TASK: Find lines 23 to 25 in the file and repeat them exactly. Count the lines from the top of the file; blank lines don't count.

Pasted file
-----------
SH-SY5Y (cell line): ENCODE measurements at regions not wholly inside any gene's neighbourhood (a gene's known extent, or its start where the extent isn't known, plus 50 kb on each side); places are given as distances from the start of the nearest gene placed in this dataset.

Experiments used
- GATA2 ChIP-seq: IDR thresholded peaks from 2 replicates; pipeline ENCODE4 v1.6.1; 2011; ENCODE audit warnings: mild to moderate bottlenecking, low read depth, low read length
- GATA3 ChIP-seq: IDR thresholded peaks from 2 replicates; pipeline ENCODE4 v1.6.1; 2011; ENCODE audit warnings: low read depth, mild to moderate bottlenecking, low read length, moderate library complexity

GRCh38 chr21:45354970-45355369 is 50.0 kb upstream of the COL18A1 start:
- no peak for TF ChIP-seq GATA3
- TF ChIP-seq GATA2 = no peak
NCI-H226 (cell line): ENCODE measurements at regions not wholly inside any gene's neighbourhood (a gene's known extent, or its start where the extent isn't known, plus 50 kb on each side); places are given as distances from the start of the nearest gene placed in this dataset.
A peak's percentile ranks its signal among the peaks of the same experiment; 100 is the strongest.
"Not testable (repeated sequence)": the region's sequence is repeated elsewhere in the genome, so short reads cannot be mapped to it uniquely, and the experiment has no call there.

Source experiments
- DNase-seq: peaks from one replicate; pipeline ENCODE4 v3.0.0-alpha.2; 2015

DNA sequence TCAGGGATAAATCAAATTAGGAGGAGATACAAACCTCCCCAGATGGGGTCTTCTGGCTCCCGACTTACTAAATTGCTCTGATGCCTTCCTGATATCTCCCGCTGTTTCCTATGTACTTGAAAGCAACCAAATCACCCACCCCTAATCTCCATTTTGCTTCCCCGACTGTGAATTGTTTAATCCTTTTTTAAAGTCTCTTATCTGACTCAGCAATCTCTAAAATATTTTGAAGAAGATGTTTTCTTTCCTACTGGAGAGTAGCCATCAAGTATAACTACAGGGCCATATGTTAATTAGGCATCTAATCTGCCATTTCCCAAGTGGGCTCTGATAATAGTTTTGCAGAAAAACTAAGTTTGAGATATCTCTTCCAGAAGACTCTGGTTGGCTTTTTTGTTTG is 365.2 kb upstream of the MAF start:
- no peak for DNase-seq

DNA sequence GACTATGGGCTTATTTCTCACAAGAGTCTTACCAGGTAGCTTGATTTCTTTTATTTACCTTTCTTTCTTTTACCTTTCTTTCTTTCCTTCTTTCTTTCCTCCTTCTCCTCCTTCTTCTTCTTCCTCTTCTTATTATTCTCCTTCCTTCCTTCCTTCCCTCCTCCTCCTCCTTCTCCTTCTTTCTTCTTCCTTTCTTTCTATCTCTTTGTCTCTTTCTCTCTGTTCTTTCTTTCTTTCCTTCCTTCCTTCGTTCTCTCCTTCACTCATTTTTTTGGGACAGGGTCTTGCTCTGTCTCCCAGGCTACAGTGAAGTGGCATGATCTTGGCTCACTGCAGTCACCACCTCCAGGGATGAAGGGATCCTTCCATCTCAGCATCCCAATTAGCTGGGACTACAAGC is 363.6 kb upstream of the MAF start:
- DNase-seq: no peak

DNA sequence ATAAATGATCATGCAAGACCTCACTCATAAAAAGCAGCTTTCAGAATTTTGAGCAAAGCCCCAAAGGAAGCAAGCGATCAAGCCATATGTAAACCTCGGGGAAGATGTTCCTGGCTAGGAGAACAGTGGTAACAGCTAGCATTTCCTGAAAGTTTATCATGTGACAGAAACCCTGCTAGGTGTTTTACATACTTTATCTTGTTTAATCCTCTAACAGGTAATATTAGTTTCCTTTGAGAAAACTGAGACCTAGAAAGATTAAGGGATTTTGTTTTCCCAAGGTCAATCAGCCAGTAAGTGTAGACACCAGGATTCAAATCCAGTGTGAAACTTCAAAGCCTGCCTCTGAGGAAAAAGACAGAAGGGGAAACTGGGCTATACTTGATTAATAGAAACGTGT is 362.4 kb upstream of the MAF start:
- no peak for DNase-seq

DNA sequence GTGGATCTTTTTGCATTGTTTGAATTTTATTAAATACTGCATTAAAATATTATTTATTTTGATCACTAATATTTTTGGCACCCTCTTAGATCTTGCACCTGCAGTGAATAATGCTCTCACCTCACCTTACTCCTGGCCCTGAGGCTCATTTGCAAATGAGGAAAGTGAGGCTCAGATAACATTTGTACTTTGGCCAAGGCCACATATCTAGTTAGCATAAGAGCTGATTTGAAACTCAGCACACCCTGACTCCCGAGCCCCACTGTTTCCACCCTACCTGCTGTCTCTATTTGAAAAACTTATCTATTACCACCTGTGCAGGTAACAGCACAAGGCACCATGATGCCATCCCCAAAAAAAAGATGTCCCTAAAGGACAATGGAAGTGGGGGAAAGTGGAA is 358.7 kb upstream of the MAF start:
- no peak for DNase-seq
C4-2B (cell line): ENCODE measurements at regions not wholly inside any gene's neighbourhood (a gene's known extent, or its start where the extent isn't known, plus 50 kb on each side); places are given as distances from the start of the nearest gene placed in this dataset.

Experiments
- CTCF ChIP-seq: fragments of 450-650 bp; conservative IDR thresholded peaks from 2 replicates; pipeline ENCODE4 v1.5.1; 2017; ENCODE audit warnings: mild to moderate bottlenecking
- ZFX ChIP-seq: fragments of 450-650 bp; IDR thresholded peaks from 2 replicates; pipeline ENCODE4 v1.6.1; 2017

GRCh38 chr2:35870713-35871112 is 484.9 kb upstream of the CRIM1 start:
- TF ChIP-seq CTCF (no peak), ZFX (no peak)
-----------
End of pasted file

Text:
- CTCF ChIP-seq: fragments of 450-650 bp; conservative IDR thresholded peaks from 2 replicates; pipeline ENCODE4 v1.5.1; 2017; ENCODE audit warnings: mild to moderate bottlenecking
- ZFX ChIP-seq: fragments of 450-650 bp; IDR thresholded peaks from 2 replicates; pipeline ENCODE4 v1.6.1; 2017

GRCh38 chr2:35870713-35871112 is 484.9 kb upstream of the CRIM1 start: